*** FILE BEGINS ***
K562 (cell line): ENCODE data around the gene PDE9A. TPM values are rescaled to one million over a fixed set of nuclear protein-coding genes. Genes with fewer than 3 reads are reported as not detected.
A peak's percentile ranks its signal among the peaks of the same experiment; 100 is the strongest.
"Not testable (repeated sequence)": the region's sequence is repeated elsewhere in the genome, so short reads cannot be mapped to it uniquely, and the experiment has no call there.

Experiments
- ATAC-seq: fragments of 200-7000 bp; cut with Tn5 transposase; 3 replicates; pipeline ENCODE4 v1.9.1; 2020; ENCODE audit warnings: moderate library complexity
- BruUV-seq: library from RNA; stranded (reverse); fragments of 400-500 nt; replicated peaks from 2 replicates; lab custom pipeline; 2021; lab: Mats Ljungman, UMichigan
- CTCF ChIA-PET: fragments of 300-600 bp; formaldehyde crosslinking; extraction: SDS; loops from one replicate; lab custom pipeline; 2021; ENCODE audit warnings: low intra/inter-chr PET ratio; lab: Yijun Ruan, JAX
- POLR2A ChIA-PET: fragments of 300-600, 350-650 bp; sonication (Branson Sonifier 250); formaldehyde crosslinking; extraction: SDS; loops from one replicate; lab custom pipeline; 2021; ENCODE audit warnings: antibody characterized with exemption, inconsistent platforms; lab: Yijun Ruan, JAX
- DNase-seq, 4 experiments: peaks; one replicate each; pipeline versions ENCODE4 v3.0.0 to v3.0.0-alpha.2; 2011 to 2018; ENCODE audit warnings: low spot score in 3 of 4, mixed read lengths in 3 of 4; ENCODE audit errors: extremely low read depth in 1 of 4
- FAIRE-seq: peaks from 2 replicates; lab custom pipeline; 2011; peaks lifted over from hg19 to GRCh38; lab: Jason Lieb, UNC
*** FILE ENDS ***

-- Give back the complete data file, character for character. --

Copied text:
K562 (cell line): ENCODE data around the gene PDE9A. TPM values are rescaled to one million over a fixed set of nuclear protein-coding genes. Genes with fewer than 3 reads are reported as not detected.
A peak's percentile ranks its signal among the peaks of the same experiment; 100 is the strongest.
"Not testable (repeated sequence)": the region's sequence is repeated elsewhere in the genome, so short reads cannot be mapped to it uniquely, and the experiment has no call there.

Experiments
- ATAC-seq: fragments of 200-7000 bp; cut with Tn5 transposase; 3 replicates; pipeline ENCODE4 v1.9.1; 2020; ENCODE audit warnings: moderate library complexity
- BruUV-seq: library from RNA; stranded (reverse); fragments of 400-500 nt; replicated peaks from 2 replicates; lab custom pipeline; 2021; lab: Mats Ljungman, UMichigan
- CTCF ChIA-PET: fragments of 300-600 bp; formaldehyde crosslinking; extraction: SDS; loops from one replicate; lab custom pipeline; 2021; ENCODE audit warnings: low intra/inter-chr PET ratio; lab: Yijun Ruan, JAX
- POLR2A ChIA-PET: fragments of 300-600, 350-650 bp; sonication (Branson Sonifier 250); formaldehyde crosslinking; extraction: SDS; loops from one replicate; lab custom pipeline; 2021; ENCODE audit warnings: antibody characterized with exemption, inconsistent platforms; lab: Yijun Ruan, JAX
- DNase-seq, 4 experiments: peaks; one replicate each; pipeline versions ENCODE4 v3.0.0 to v3.0.0-alpha.2; 2011 to 2018; ENCODE audit warnings: low spot score in 3 of 4, mixed read lengths in 3 of 4; ENCODE audit errors: extremely low read depth in 1 of 4
- FAIRE-seq: peaks from 2 replicates; lab custom pipeline; 2011; peaks lifted over from hg19 to GRCh38; lab: Jason Lieb, UNC